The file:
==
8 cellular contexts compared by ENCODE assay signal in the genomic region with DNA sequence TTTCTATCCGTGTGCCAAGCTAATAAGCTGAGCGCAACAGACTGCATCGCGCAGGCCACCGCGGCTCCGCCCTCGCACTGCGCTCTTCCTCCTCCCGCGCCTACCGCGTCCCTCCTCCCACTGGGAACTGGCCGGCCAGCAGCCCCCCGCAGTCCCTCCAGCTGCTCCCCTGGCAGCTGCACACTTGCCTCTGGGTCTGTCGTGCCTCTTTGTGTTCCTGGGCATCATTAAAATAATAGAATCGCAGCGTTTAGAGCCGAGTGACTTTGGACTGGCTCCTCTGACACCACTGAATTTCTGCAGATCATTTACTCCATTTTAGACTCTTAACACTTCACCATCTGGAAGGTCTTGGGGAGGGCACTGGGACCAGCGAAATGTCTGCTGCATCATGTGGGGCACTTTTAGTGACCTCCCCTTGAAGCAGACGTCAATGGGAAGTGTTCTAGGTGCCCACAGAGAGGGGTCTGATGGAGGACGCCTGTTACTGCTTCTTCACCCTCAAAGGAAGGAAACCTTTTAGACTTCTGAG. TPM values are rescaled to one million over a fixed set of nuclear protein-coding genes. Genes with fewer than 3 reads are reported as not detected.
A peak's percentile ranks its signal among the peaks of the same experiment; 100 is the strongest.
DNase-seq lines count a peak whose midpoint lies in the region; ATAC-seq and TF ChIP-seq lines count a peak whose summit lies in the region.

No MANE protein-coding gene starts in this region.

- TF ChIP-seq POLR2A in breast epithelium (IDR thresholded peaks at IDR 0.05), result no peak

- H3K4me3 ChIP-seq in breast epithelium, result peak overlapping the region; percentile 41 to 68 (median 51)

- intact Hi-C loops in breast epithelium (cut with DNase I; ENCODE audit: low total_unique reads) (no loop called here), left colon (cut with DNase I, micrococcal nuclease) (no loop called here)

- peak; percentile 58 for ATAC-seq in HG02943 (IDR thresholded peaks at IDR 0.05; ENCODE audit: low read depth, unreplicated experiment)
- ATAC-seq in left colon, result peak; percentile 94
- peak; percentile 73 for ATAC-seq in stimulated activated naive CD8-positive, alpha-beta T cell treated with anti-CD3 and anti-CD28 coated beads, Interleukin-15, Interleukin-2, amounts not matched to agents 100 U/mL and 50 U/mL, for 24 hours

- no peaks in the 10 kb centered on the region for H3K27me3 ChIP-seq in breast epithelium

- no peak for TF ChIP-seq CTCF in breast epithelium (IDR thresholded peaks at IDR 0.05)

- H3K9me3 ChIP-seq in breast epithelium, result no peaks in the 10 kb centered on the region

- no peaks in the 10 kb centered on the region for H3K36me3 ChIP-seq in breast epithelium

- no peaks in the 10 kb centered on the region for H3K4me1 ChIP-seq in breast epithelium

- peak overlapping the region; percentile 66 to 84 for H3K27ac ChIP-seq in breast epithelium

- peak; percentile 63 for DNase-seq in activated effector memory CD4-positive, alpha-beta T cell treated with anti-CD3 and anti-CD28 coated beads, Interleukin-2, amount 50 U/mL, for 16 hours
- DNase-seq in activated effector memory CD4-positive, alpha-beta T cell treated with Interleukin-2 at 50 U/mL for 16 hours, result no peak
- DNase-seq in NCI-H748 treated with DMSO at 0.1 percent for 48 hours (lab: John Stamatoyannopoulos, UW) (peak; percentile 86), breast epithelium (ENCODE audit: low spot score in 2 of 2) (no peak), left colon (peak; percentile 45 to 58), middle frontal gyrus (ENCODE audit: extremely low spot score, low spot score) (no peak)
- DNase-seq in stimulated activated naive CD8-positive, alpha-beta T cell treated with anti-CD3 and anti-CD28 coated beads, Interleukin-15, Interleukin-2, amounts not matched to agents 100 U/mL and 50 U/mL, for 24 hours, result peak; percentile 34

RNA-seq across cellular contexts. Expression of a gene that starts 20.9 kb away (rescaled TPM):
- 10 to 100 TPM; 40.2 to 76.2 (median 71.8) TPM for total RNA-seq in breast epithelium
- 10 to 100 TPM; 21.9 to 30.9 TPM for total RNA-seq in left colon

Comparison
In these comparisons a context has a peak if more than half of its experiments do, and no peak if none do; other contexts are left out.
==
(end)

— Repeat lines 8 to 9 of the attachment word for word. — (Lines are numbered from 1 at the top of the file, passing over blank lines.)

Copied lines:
- peak; percentile 58 for ATAC-seq in HG02943 (IDR thresholded peaks at IDR 0.05; ENCODE audit: low read depth, unreplicated experiment)
- ATAC-seq in left colon, result peak; percentile 94